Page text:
Is Social Media The New Distraction?

Hello all:

I came across a blog article that asks, “Is Social Media the New Drug”? (See http://templecuttingedge.wordpress.com/2010/04/27/is-social-media-a-new-drug/

The research shows that young adults who were without their IPod, cell phone, and other devices  felt lonely and stressed. The researcher also worried that this generation would cause themselves to have back and neck troubles from the poor posture and constant typing.

The feelings of stress and loneliness are understandable in that these devices and the social networks like Facebook make you feel connected to others.

Besides one’s concern about the the future physical ailments of the social networking generation, from a Christian view, I would ask, “Is Social Media the New Distraction?”

Blogging can be time consuming.

Facebook users have told me that can spend hours: writing on their wall, visiting others’ pages,  or even Facebook stalking.

Connecting with friends and family can be amusing and even therapeutic, but I would caution not to let it eat away at time with the Lord. We all need quiet time to be in His presence, to thank Him for His daily benefits to us, and to listen to godly direction for our lives.

Check your habits:  if you find yourself blogging, texting, chirping, or tweeting, and you haven’t prayed or listened for God’s voice today, just stop.

It takes discipline, but the reward and comfort of hearing from the Master will be worth the restraint.

Speaking of discipline… I’d better stop blogging and go talk to the Master myself. 🙂

4 thoughts on “Is Social Media The New Distraction? Leave a comment

  1. Back in the 1980’s, AT&T ran a popular ad campaign called “Reach Out and Touch Someone”. Ironically, the one thing you can’t do with a telephone is to be physically present with the person you’re talking to! And the same holds true with all of the new electronic social networking tools. While they are useful ways of keeping up with people (in the virtual world), it’s just as important to meet up and talk to people in person (as Debra pointed out). I would also add to pay attention to what’s going on in the physical world around you by making sure you take time to take care of yourself, your family, your house/apartment, and your local community. Try and set time limits on how long you spend using social technology or even the Internet.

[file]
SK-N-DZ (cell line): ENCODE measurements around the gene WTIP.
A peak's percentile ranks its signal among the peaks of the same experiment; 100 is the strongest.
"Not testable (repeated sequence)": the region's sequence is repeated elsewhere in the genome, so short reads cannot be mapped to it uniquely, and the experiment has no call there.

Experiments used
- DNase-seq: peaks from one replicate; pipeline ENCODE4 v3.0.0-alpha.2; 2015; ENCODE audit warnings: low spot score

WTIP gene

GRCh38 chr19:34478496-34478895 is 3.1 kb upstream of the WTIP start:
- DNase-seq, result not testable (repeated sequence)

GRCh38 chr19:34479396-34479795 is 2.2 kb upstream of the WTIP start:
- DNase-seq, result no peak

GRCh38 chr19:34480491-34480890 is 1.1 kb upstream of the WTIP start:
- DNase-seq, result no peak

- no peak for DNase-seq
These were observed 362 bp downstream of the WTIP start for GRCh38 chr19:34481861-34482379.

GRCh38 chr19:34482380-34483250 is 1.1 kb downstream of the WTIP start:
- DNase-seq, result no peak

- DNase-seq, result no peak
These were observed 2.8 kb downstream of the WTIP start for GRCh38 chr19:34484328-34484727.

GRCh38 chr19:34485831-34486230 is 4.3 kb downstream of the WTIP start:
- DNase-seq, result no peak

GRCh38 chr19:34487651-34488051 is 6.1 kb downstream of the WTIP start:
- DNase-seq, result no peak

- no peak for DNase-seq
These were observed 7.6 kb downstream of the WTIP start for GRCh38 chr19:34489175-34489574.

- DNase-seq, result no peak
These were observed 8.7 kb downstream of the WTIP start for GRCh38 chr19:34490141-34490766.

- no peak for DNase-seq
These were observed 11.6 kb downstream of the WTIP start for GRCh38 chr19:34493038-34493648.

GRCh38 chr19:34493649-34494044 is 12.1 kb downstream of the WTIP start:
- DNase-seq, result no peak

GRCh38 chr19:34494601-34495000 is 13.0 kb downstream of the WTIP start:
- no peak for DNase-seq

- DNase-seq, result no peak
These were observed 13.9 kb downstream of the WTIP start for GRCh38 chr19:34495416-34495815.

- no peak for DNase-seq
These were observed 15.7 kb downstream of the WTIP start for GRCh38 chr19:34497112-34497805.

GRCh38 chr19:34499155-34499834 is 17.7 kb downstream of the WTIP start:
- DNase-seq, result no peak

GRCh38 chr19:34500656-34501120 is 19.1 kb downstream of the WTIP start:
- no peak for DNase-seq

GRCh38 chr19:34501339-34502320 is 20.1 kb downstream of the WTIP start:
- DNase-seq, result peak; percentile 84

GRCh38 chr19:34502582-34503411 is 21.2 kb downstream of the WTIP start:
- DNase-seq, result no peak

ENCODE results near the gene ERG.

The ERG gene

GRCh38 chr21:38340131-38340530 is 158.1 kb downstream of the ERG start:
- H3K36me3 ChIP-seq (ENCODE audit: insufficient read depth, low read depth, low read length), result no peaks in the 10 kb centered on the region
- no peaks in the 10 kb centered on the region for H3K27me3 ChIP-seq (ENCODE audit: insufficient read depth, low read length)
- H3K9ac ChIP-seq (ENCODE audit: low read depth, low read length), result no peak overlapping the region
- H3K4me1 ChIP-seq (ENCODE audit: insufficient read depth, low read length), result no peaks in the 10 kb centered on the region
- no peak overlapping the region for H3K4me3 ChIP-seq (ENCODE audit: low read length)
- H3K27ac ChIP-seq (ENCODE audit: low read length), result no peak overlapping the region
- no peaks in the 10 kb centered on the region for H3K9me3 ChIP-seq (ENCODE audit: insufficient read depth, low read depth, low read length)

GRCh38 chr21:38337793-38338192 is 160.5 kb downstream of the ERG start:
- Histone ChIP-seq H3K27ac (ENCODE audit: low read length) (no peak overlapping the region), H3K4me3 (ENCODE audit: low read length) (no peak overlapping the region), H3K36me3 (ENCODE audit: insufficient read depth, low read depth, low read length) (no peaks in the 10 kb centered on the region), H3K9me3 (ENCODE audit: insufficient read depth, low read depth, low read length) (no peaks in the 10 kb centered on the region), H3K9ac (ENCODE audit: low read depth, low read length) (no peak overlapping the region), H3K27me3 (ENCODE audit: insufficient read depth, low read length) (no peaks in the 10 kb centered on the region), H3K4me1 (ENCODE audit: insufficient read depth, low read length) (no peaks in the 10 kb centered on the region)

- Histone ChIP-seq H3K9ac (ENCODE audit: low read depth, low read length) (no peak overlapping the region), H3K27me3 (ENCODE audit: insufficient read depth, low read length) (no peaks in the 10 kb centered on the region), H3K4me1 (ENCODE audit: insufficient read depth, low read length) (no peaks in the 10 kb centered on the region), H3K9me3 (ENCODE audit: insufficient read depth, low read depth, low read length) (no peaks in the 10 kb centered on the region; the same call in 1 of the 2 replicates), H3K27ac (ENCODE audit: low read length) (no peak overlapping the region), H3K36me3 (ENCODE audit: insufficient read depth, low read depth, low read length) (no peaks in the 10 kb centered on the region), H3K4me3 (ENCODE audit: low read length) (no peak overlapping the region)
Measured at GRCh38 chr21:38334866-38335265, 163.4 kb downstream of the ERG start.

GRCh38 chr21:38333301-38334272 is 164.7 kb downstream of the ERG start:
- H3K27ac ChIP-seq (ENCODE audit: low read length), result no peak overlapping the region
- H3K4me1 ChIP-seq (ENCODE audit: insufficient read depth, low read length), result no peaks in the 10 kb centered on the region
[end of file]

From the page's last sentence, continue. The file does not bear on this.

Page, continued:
2. one of my favorite sports radio hosts, mike golic, lost his phone on a flight this past sunday and he said it has been the best four days of his life. he loves not having the distraction and sort of being free. And the discussion was making quite a splash on the show.

    But i really think we need to be careful in what we demonize and make holy. The printing press could be harped on for being the catalyst for all the smut out there that grabs people’s intentions. But it also put more Scripture in people’s hands than ever before.

    Ultimately, are our habits of any kind being done with thankfulness and praise in our hearts. If it’s just distracting, then no. If it’s useful for encouraging, for joy, for good communication, then it’s glorifying to the One that ultimately created the technology through us.

    My two pennies!

    1. Dear Phil:
      Thanks for your two pennies worth!
      I enjoy blogging and miss it at moments when I can not be engaged.
      But, I’d much rather talk to people face to face. and hearing God’s voice or sensing His presence well nothing compares!

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